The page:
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Confusion rules?

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Image source:  letsescape.me


At ICDP, we have recently completed a new round of consumer research, this time asking regular cross-sample of the population (so not just car buyers, but also those who do not currently own a car, and even those who do not currently drive) what they make of the growing range of alternatives to traditional car ownership, notably shared-use mobility schemes, flexible subscription models, and more inclusive forms of leasing.  Are they aware of the schemes, would they consider using them, and might accessing a car this way even replace other cars that they currently own or use?  PRESS RELEASE
The headline findings, that only 16% of respondents across France, Germany, Italy, and the UK were actually aware of the subscription models currently being rolled out by a number of different manufacturers, and that inclusive leasing schemes, arguably a much more familiar product, still only scored 41% awareness, should serve as a stark reminder of the gap between topics that are ‘all the rage’ within the industry, and the actual awareness levels (not to mention readiness to buy) of their intended users …
Notwithstanding the fact that there is some considerable way to go in spreading the word about how the industry would like us to ‘access’ cars in the future, it is clear that the ‘monthly payment’ is becoming the norm for an ever-greater proportion of car owners and users.  Whilst the UK new car market has long been dominated by business and now personal leasing and contract hire, other European markets where consumers have historically been less in thrall to ‘cheap credit’ are now catching up; the penetration of leasing and PCPs in the French retail new car market has grown from 13% in 2009 to 48% in 2016 for example.
 
But if the future is one of monthly payments for a ‘contract’ giving access to a car, surrounded by an ever more complex ‘bundle’ of additional features, options, complementary services, loyalty rewards, etc. (everything from the ability to switch cars, to mobile data plans, to service and warranty packages, to ticketing for alternative transport modes), then the industry would do well to study how complex customer contacts and contracts are handled in other service sectors … for lessons on what not to do …
I recently received the latest bill from my home phone and broadband provider.  I will spare their blushes by just saying that they are one of the UK’s largest, but experience suggests that the same comments often apply to their competitors too.  I say ‘receive’, but as is the way nowadays, what I actually got was a notification of a payment that would imminently be taken by direct debit, so too late to be queried if I thought that anything was amiss or needed changing, plus an invitation to view the bill itself on their web site.  The last time I logged in, it thought for a moment that I was someone else, which scarcely reassured me that their data security infrastructure is up to scratch.  The site itself is labyrinthine – actually finding the bill takes about 10 clicks (assuming you are using a browser that it cooperates with).  Repeated invitations to ‘view your bundle’ led to broken links, and the special upgrade offers that dominated the screen led either round in a circle, or to packages that are not available in my area.  I logged onto the site hoping to establish what it was that I actually pay for each month, how long I have left to run on my contract, and what my upgrade options are.  I found none of this information in anything remotely approaching easily-digestible form.  I wanted to get a view on whether I am paying over the odds for my current ‘bundle’, and then maybe look on a price comparison site at alternatives, but now I have no idea, so I have given up.  I guess this is one way of ensuring customer loyalty …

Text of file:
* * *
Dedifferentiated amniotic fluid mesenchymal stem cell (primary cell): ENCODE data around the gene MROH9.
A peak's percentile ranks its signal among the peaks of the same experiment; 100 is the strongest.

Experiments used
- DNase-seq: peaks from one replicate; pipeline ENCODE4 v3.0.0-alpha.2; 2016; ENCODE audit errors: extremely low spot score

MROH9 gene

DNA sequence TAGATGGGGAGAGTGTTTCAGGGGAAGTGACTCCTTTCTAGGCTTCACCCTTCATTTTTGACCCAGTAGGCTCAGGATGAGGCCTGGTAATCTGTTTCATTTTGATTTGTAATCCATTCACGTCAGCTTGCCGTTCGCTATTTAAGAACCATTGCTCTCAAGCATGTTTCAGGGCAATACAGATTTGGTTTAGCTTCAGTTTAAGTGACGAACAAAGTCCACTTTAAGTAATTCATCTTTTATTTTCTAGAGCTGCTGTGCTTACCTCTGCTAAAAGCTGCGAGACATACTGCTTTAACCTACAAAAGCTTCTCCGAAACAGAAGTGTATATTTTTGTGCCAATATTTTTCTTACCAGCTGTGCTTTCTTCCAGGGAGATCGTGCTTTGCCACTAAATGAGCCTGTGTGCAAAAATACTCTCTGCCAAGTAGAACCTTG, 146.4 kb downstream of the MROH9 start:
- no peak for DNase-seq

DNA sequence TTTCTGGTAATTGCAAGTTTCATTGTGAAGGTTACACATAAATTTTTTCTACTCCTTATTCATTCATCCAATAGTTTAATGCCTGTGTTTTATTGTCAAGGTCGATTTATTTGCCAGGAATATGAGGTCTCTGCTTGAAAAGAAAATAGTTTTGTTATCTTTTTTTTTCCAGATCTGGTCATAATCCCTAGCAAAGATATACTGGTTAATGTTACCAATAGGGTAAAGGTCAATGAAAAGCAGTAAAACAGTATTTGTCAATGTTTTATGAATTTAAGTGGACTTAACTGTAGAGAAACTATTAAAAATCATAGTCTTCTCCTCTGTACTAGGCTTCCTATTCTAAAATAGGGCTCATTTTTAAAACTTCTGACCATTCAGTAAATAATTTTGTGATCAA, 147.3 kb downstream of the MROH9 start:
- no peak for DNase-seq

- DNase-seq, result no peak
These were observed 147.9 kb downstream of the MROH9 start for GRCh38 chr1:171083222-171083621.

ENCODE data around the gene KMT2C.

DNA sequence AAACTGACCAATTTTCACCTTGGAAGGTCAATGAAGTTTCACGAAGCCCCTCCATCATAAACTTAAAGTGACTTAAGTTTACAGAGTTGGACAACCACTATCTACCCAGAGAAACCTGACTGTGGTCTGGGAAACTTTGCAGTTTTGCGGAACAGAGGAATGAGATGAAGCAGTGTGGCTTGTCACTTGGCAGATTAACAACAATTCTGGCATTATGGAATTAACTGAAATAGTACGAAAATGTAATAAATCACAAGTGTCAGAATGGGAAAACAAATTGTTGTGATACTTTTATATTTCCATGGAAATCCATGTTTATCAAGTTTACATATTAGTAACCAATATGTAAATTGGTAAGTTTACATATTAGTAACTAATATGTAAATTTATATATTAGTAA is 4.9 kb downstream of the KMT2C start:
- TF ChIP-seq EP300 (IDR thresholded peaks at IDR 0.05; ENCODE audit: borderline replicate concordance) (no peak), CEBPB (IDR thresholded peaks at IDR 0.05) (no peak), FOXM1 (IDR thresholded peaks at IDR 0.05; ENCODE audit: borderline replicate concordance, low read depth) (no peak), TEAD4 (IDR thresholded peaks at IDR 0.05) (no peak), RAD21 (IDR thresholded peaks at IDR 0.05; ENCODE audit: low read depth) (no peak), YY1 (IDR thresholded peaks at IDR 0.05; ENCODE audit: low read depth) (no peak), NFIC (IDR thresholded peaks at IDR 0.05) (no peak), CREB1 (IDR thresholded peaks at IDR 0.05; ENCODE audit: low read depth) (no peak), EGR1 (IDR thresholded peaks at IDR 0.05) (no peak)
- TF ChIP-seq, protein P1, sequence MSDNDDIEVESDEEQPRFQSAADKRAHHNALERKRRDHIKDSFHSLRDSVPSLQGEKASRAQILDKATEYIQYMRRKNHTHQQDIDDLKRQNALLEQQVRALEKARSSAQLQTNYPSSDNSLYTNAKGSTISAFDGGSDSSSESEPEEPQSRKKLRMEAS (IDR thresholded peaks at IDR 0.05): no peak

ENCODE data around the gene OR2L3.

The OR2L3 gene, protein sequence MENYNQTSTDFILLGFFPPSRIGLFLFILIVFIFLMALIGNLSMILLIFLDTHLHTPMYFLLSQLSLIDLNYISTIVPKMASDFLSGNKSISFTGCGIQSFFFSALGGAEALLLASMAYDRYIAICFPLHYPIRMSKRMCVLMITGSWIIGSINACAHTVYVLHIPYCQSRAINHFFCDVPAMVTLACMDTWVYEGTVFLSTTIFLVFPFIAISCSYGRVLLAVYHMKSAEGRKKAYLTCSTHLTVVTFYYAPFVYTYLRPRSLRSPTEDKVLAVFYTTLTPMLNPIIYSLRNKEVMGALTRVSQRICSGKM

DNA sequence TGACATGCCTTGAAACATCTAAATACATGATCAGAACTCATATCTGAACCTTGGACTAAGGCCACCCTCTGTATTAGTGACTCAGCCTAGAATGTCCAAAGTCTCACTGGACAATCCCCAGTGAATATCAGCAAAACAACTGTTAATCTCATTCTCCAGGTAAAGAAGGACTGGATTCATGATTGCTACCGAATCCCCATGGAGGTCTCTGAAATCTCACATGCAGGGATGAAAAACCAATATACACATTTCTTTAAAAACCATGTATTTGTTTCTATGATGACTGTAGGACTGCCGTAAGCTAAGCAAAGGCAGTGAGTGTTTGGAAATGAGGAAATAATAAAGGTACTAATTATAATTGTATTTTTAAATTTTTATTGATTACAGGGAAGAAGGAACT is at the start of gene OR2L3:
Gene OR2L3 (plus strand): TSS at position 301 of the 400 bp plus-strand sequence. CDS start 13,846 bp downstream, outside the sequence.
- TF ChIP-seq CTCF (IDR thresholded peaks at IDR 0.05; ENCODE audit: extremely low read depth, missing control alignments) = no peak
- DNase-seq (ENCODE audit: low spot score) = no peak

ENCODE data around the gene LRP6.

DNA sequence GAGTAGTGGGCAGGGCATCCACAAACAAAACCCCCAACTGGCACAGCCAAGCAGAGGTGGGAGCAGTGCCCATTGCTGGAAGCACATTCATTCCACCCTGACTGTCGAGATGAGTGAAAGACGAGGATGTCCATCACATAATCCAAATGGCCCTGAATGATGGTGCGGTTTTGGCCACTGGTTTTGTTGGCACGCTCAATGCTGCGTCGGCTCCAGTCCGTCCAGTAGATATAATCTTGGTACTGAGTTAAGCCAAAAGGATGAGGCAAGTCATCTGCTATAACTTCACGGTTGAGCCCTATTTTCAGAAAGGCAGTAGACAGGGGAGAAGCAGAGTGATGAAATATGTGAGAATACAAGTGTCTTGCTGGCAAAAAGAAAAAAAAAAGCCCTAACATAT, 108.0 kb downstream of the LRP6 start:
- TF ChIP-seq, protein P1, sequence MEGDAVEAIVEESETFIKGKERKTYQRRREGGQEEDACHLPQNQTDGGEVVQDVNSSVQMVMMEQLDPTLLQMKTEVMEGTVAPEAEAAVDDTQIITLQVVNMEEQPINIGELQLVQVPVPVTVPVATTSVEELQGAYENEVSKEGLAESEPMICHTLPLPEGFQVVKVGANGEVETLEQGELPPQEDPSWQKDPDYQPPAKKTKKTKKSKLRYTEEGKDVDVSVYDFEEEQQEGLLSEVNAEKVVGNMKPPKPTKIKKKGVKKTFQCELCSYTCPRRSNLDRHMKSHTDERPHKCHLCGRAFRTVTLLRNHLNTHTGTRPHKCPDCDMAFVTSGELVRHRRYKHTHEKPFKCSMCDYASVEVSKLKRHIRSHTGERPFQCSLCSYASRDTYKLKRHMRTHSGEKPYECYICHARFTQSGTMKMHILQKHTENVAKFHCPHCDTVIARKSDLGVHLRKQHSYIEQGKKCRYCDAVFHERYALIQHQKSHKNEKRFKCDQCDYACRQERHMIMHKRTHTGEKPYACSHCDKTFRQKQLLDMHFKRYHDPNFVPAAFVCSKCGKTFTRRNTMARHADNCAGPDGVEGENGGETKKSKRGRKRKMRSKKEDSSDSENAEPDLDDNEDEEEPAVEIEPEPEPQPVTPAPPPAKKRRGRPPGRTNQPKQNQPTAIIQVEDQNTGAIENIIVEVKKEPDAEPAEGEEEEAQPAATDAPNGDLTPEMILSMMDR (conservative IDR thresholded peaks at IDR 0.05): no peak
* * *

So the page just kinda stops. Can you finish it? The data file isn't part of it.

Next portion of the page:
I don’t want my future car ‘owning’ experience to be like this, and nor should it be.  If the benchmark for the car companies is the level of customer service provided in some other sectors offering product/service ‘bundles’, then the threshold to beat is in some cases remarkably low.  The industry should be aiming much higher, but in doing so, it needs to remain ever mindful of the gap between its own perception of its products and services, and the level of understanding (or even of interest) of the typical consumer.  The last time we conducted car-buyer focus groups (we are planning some more for later in the year), it quickly became apparent that very few people could even remember whether they had signed up for an optional service plan when they bought their car, let alone what the plan actually covered …
 
Written by Andrew Tongue

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